February 28, 2016 in Volume 6, Dr. Hope J. Hartman

the author explores the importance of understanding the multidimensional of cultural diversity and inclusion and how this understanding can be used by professors and instructors to more effectively develop varied instructional strategies which will allow them to teach with better cultural responsiveness. The author describes a variety of approaches she has used in highly diverse classrooms with undergraduate and graduate teacher education students.

Teaching with cultural responsiveness means applying strategies for culturally responsive teaching in my own courses. Teaching for cultural responsiveness means that students, pre and in-service teachers, should implement culturally responsive teaching strategies with their own preK-12 or higher education students.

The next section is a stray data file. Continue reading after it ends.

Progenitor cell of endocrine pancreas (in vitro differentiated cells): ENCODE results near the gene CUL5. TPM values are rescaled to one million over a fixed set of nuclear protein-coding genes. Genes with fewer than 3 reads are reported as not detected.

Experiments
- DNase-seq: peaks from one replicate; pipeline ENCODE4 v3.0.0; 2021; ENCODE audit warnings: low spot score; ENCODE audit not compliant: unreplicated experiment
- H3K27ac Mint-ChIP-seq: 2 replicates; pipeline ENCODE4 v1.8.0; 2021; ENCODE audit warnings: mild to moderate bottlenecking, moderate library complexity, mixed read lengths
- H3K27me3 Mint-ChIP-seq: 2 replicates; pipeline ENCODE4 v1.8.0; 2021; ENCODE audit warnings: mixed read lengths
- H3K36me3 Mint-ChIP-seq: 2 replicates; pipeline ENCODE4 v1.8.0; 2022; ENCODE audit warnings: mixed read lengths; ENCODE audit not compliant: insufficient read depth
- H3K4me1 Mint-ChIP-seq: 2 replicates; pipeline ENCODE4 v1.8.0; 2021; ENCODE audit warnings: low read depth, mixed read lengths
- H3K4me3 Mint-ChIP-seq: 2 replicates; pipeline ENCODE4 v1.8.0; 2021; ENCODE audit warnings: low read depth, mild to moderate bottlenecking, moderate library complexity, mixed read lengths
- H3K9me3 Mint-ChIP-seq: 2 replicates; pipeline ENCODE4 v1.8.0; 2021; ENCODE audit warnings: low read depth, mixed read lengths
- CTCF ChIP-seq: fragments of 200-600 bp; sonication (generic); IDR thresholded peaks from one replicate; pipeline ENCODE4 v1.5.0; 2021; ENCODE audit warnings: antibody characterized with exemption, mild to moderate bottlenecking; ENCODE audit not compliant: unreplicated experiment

Maturity

Both pre and in-service teachers are aware of culturally specific behavioral norms that result in discrepancies between the culture of many black students and the culture of the classroom. To address this gap, my students learn strategies for “culturally responsive social skills instruction” specifically designed for black adolescent males

Intelligence

Learning about this research helps students realize that even when they think that they are being responsive to cultural differences, they might be blinded by a cultural lens of invalid assumptions, causing them to lose sight of important cultural differences that can affect thinking and learning.

Cultural Identity

Everyone should realize that cultural stereotypes affecting identity go beyond race and ethnicity. For many people, their identity as adults is defined by their careers.

Gender identity/sexual orientation

Making LGBTQ resources and discussions a formal part of the curriculum helps to create a safe and accepting environment for the LGBTQ community, including not only people who identify as such, but also their parents, relatives, friends and teachers.

Special needs learners